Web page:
2010 Dodge Challenger R/T Classic Road Test Review

Alexandra Straub - CAP staff
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"How do I love thee? Let me count the ways." These beautiful words were written by one of my favourite poets, Elizabeth Barrett Browning. If you're a fan of Victorian literature, you may have heard of her. She also just happened to be married to another famous poet by the name of Robert Browning. Back then, and even still today they're kind of a big deal.
Now if you are wondering why Victorian poets have anything to do with the 2010 Dodge Challenger R/T Classic, I'll explain. As I was driving around this sexy hunk of burning muscle, the lines of that poem popped into my head, only it went a little like this, "Why do I love the Challenger so much? Well, let me tell you…"
For one, I'm into looks. A car that looks good scores points with me. That's just the kind of gal I am! I couldn't help but fall in love with the Challenger's physique. It is heavily influenced by the original/first generation "ponycar" that came out in 1970, complete with its signature grille, long nose and rearward cabin. It also holds true to the two-door coupe configuration, which further adds to its coolness. The overall package equals one hot muscular ride. Cheers to that.
Since its reintroduction in 2008, the Challenger R/T Classic is anything but dated. On the outside, it hosts a variety of bold colours like HEMI Orange, Torred (Red) or Deep Water Blue, has an sweet set of 20" 5-spoke aluminum wheels inside P245/45R20 BSW all-season performance tires, and sports some snazzy decals and badges to let everyone know what kind of car it is. While some cars would have a hard time pulling off these kinds of accessories, the Challenger has no problem. So not only does it look good, it is confident too. The list just keeps getting better.
Another "love" I encountered with the Challenger was the feeling when I was behind the wheel. The R/T was a blast to drive especially since it came with the optional 6-speed manual transmission. The 6-speed manual comes as a part of the Trak Pack. I was able to harness all 375 horsepower (372 horsepower with the 5-speed automatic) and 404 lb-ft of torque that came from the 5.7L V8 HEMI oh-so-nicely. I'm sure the 5-speed automatic can get the job done well enough, but I find I can connect better with cars when I'm in full control of the power. Funny how that is.
High up on my love list was the engine/exhaust growl. It sounded so good from inside and outside of the cabin. I'll even go so far to say that I liked its tuning more than the Camaro SS (I guess I'll be getting some hate mail from Camaro lovers for that comment). I loved revving the engine when idling to attract even more attention. It's not a quiet car nor did I want it to drive like one.
Handling and everyday driving in the R/T was surprisingly agreeable. Even though the performance-tuned suspension was relatively stiff I didn't find myself complaining about it. In fact, if it were any softer I probably would have been a little disappointed. And since this vehicle came with the optional manual transmission it also came with a limited-slip differential to aid with traction so I wouldn't slip and slide all over the road.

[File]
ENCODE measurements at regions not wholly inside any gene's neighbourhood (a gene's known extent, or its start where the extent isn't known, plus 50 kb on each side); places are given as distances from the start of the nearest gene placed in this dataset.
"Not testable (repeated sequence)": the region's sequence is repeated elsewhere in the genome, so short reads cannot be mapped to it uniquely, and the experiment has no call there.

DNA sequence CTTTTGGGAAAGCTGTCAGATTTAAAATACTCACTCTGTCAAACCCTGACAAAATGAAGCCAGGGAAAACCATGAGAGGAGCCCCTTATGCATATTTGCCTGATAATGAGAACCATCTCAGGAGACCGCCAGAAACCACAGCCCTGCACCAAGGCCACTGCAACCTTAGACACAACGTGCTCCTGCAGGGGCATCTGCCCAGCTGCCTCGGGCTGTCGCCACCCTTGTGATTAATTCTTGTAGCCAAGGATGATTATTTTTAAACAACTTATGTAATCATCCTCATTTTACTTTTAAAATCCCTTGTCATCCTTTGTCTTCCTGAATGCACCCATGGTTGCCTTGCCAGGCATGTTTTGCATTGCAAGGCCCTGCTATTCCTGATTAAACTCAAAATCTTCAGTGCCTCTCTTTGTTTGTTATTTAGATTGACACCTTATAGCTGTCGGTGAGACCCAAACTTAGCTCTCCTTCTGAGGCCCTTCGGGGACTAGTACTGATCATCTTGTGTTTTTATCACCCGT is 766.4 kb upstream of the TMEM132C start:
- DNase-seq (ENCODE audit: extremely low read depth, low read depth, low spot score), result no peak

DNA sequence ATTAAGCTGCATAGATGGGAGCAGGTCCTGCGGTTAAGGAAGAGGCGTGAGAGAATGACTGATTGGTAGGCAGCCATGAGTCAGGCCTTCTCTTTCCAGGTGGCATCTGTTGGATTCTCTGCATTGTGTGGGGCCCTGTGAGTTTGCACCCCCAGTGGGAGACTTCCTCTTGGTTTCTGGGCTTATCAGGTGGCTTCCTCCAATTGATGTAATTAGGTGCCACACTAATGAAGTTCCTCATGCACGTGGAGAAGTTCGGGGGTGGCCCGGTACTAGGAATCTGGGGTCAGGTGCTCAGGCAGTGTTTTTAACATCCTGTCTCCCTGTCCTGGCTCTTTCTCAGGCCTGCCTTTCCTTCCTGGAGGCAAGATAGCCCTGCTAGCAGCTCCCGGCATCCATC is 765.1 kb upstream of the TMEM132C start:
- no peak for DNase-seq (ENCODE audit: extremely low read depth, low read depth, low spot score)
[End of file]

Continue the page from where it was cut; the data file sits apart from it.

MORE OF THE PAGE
Although I had developed a strong fondness for the Challenger R/T, it did have a few quirks. One, the visibility out the rear is very inhibiting. The "C" pillars are quite wide and make it almost impossible to see anything out the sides when pulling out of a parking stall with cars on both sides. Granted, it's not impossible, but a backup camera or sensor would have been extremely handy. And as great as the exterior is, the interior lacks pizzazz. The black dash probably needed a dash of colour or a hint of flare. It's not an eyesore by any means, but it could look better.
Furthermore, the Challenger is a five-seat vehicle, unlike the Camaro, which is only a four-seater. I had three people in the rear at one point, although it was not comfortable for the person in the middle. There was little to no legroom and it was pretty squishy. Last but not least, fuel economy. Then again, I can't really expect modest fuel consumption out of a V8 HEMI! The Challenger R/T used an extremely optimistic estimated 13.8L/100km in the city and 8.2L/100km on the highway, which directly translated into my bank account taking a big hit. Then again, I did receive at least two compliments and a stare-down at the pump so it all comes out in the wash, right?
With all the bells and whistles the R/T Classic came with, including the leather seats, premium Boston Acoustics stereo system, electronics convenience group, the MOPAR interior appearance group and more, the MSRP came out to $45,635, including the $1,400 destination charge. That's a whole lot of car for under $50K. But even the base SE Challenger, with its V6 engine and 250 horsepower is a good chunk of car without a crazy price tag; its MSRP is $25,995. So whether you're looking for a little muscle or a lot, the Challenger has got the goods.
Why do I love thee, Challenger? Well, for all of the above reasons. Whether I'm reading the classics or driving the "Classic," they just don't seem to go out of style, and I'm good with that.

©(Copyright Canadian Auto Press)

Topics: Sports Coupe, Dodge, 2010, Challenger, $30,000 - $39,999,

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